Tuesday, June 18, 2013

Time Management Tuesday: The Fourth And Last Week Of Developing Discipline With Meditation

I've seen a little bit around the Internet lately about writers feeling pressure to write faster and more. Meditation, I suspect, is just not about speed. I've already used the watched-pot-never-boils metaphor/cliche in relation to meditation. If it is going to improve concentration and discipline, meditation should help us stay on task with work and manage time better. Yeah, maybe we'll be able to work faster. But how quickly is that going to happen?

Here's a little tale I may have told here before but not in relation to meditation. It may illustrate how meditation works:

Eleven years ago, I started training in taekwondo. After a few weeks of hating class and only sticking with it because I'd paid for three months and I was too cheap to leave that money on the table, endorphins started kicking in and I was totally into the other-world experience I was living during my hours in the dojang. I was into it.

I found an old beat up book on martial arts in my local library. This is one of those mystical book type deals where you are probably the first person in years to touch a volume on a shelf, and it has something just for you. The book has been waiting for you. In this case, what the book had for me was the advice that I should train for the sake of training. I totally got that. I didn't know anything about rank advancement when I started. I never cared about it. I just liked to train. My only goal was to have my dobak clean for the next class.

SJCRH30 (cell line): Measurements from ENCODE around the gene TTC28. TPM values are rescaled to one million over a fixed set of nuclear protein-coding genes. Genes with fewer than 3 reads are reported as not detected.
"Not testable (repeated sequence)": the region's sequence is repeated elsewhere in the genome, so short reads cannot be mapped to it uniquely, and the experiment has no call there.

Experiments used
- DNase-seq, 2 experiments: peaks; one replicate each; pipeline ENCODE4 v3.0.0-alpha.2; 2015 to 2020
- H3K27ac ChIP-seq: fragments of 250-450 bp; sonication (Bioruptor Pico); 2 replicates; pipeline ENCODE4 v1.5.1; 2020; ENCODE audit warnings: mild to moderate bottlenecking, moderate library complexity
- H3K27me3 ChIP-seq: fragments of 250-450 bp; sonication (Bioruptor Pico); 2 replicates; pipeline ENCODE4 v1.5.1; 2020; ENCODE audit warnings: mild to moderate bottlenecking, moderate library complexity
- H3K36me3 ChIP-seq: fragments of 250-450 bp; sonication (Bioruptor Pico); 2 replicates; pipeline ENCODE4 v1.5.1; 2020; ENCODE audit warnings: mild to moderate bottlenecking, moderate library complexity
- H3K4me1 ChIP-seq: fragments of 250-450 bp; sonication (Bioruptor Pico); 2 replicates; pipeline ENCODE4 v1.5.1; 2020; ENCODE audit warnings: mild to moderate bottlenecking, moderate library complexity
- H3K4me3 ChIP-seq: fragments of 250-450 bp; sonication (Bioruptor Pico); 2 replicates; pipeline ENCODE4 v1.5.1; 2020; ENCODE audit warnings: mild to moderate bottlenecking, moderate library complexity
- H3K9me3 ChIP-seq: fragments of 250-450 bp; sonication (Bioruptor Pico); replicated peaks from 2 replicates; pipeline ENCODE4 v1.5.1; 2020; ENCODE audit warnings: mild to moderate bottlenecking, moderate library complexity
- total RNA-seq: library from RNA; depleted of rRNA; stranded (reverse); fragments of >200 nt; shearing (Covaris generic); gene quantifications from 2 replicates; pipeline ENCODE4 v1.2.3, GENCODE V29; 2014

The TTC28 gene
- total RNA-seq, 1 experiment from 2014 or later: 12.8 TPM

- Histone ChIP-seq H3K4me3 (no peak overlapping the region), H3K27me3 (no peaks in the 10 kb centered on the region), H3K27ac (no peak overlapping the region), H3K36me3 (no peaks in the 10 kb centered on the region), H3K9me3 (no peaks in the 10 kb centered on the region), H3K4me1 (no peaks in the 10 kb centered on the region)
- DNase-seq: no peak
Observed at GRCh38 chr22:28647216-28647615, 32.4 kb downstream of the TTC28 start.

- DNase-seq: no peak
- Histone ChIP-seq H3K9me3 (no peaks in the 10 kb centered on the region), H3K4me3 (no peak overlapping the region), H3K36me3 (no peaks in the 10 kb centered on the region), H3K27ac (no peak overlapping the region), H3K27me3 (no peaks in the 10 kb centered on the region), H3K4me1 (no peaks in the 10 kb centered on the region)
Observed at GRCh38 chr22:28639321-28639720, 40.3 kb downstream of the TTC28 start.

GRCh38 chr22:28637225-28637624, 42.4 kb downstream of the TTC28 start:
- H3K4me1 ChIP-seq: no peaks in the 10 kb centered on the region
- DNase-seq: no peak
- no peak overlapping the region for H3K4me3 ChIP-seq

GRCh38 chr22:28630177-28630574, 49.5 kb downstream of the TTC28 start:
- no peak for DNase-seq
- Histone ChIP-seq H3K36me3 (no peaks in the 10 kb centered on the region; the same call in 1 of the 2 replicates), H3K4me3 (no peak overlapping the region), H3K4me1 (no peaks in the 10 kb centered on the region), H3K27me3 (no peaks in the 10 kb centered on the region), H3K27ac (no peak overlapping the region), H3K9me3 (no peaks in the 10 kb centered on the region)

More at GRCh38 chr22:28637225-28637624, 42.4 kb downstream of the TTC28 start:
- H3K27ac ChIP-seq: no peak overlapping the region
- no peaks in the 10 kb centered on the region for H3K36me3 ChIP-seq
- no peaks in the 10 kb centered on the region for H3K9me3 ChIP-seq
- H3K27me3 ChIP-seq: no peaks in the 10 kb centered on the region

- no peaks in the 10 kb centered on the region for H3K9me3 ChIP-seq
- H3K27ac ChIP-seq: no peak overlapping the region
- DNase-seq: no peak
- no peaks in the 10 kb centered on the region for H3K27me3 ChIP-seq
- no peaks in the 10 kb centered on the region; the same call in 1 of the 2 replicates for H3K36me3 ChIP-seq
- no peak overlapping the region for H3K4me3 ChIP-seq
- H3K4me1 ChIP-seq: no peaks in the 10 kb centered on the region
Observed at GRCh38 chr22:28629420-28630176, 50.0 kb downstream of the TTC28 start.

The martial art experience was so huge to me that I believed something from it would surely extend into other aspects of my life. My work, for instance. Something good was going to happen with how I worked because I was doing taekwondo. I kept waiting and waiting. What would it be?

A couple of years ago, I realized that I was writing for the sake of writing. I wasn't selling anything anymore. Blog readership and feedback and dropped dramatically. I wasn't getting any of the traditional rewards people get from their work. I was simply working for the sake of the work, just as I trained for the sake of training. And I had been doing it for a while. I just hadn't noticed. It had become part of my work life without me being aware of it. No bells and whistles or releasing of balloons.

My point? I suspect something similar will happen with meditation. If I am able to keep up the practice, at some point I will notice an impact on my work, probably one I don't expect and can't predict. It will be something that will have become part of my work life without me being aware of it. No bells and whistles or releasing of balloons.

Actually, that's kind of exciting. What will it be?

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